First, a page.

Regardless of whether the distiller is making whiskey, brandy, tequila, rum or vodka, what comes off the still is not sweet. There is no sugar in it. You don’t hear people saying that bourbon is too sweet. Nobody proclaims tequila to be too sugary.
So why this persistent perception in the general public that rum is “too sweet”? Some of it is due to misleading articles like the above. And some is no doubt due to the fact that some rum producers add sugar to their rum after the fact. This practice is particularly prevalent in spiced (or flavored) rums like Captain Morgan, Kraken and Sailor Jerry. But it’s also common in many highly regarded “connoisseur” rums like El Dorado, Zacapa, Zaya and Diplomatico. So yes, there are sweet rums on the shelf, but that doesn’t mean that rum is naturally sweet. The presence of sugar in a rum you purchase is entirely a decision of the producer.
The whole topic of sugar in rums is a hotbed of controversy within the rum world these days. I’m not going to make any proclamations of goodness or badness here. I’m simply stating that there are many rums with sugar added. And there are also many rums that don’t have added sugar. You as the consumer can decide what tastes good, and purchase appropriately
Aside: If you are interested in my thoughts on added sugar and various shenanigan played in the rum world, be sure to read my article: Can Rum Survive Its Moment in the Sun? Among other things, it has pointers on what brands don’t add sugar.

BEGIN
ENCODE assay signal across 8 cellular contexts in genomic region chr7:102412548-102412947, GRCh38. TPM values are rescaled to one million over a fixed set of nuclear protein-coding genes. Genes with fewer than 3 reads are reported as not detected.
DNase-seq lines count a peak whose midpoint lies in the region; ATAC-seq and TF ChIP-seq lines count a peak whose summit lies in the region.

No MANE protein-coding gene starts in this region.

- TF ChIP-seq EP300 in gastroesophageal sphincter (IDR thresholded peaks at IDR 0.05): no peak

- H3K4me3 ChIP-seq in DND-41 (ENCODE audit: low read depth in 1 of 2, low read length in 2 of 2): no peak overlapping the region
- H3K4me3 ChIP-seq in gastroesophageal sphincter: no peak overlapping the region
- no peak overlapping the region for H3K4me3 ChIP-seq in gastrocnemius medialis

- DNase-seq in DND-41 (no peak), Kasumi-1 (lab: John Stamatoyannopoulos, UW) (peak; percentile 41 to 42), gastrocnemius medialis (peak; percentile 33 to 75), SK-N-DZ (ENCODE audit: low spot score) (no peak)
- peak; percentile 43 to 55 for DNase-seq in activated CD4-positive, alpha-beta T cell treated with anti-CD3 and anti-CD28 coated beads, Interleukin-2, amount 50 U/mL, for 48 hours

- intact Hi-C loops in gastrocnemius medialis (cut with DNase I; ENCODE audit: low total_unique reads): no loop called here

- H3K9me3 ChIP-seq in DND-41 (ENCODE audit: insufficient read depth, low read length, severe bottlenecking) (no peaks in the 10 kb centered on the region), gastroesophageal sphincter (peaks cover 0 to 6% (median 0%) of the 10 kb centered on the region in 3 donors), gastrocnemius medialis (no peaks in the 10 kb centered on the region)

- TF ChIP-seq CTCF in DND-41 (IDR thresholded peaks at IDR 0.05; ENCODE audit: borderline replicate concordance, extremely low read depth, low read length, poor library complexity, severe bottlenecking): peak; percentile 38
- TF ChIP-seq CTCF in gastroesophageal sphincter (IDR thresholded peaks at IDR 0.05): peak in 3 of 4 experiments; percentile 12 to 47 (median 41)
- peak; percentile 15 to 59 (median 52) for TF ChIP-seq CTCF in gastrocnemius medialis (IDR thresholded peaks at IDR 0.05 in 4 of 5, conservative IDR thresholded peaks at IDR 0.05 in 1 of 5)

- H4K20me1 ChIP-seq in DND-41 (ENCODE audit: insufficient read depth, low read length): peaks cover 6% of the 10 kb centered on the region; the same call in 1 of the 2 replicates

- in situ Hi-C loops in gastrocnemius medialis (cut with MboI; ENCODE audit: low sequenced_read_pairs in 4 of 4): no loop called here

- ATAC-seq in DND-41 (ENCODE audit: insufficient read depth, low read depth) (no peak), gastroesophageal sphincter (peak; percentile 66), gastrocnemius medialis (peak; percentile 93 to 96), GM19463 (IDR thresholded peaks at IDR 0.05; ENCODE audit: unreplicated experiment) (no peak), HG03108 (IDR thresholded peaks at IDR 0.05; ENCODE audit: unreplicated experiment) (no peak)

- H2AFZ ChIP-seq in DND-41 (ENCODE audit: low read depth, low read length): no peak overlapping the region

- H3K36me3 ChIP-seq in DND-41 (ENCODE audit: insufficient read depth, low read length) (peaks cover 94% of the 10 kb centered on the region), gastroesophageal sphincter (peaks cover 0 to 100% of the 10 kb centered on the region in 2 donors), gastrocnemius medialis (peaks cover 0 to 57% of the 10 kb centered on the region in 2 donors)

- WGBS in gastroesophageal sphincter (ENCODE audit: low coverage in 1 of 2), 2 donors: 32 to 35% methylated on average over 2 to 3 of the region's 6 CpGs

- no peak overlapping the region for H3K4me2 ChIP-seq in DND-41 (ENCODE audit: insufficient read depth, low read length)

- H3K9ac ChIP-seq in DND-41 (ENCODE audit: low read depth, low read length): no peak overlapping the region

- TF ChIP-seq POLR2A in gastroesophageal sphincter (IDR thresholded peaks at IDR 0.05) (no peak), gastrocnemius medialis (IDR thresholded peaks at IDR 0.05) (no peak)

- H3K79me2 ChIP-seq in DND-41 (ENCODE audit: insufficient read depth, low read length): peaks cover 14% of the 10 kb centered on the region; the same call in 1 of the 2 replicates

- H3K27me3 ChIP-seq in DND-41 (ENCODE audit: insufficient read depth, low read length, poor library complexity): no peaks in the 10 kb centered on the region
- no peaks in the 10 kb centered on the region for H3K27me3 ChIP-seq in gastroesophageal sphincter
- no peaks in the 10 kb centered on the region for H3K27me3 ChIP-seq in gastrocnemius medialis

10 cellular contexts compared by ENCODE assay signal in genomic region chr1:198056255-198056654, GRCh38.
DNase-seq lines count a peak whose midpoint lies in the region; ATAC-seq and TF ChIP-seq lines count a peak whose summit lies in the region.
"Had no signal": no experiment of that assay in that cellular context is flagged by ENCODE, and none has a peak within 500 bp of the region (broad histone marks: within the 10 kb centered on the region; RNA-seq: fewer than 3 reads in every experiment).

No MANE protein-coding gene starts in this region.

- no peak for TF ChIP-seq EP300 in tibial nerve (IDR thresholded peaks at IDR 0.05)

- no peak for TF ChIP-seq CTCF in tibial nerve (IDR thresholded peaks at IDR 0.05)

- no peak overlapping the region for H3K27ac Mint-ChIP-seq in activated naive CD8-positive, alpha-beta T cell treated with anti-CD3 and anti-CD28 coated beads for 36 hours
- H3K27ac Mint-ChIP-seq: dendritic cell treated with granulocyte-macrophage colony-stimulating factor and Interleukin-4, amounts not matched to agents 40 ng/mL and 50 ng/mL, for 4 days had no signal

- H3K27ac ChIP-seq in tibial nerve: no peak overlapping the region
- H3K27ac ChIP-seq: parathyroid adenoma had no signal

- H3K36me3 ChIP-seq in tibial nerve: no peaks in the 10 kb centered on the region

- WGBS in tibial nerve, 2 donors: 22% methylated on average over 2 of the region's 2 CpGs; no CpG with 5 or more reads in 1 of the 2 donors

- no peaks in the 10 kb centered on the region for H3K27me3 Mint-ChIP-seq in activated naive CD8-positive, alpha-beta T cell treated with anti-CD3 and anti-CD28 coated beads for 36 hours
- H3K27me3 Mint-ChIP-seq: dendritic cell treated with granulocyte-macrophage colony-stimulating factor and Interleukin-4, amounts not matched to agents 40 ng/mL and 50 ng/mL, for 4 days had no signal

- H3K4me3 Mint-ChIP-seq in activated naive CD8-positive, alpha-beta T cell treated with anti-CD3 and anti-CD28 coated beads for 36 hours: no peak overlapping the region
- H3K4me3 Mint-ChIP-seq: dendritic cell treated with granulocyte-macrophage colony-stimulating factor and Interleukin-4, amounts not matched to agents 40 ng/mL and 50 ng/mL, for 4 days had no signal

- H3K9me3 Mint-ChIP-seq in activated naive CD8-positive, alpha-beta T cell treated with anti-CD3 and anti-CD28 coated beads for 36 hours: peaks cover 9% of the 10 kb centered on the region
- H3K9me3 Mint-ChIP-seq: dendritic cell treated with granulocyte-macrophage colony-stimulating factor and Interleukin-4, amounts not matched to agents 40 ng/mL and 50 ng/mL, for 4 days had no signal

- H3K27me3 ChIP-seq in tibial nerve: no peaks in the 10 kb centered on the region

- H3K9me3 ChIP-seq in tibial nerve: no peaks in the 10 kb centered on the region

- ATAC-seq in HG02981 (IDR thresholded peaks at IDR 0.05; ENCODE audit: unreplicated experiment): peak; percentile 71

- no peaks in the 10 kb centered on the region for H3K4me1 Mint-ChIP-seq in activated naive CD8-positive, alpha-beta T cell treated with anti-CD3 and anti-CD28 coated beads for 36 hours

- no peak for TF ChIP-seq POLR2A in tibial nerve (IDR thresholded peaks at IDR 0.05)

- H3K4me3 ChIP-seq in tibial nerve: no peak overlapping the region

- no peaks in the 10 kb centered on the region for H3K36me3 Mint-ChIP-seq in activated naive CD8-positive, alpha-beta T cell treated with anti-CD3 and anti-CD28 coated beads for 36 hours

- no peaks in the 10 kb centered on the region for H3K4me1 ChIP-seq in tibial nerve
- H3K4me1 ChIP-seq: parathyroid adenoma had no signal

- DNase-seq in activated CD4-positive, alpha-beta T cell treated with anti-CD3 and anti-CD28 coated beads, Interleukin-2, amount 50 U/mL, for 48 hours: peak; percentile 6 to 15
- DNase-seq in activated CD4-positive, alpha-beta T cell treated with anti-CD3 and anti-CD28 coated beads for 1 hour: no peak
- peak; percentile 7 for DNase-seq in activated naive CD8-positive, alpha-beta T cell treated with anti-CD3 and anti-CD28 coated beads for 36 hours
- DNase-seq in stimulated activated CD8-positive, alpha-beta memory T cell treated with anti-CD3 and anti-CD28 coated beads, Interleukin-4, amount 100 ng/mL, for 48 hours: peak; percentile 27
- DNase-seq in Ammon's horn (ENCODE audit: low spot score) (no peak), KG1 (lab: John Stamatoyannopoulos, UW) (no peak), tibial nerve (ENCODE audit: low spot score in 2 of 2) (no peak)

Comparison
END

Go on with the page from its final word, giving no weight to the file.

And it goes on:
Why this rant?
Rum is a truly amazing spirit, made all over the world with an incredible diversity of flavor profiles and a rich history. There are people making rum equal in quality to the finest single malts, bourbons or Cognacs. However, the general population’s perception of rum is often confined to “fun time party spirit” and/or “tasteless and interchangeable with vodka”. People drop hundreds of dollars on high end bourbons like Pappy 23 but rum is rarely regarded as equally worthy of such a monetary outlay.
There’s a global rum community that’s very aware of the spectacular rums being made. People like Richard Seale, Martin Cate and any number of passionate rum writers tirelessly promote quality rums to anybody who will listen.
However, without a broader awareness of quality rums, distributors and stores don’t carry them. Thus, the rum connoisseur market struggles to get the rums they so desperately want, while many quality rum producers struggle to stay afloat. Meanwhile, our shelves are stuffed with any number of ridiculous, useless flavored vodkas and other swill.
Quality rum can more than hold its ground against any other distilled spirit. However, more people need to understand that there are great rums worth seeking out in the same way they seek out the latest cool single malt or artisanal mescal. Insipid, misleading articles like the Harper’s piece spread misinformation and ultimately do more harm than good in this cause.
How can you help? Continue educating people with the facts about how spirits are made. And next time somebody tells you they don’t like rum because it’s too sweet, share this article with them.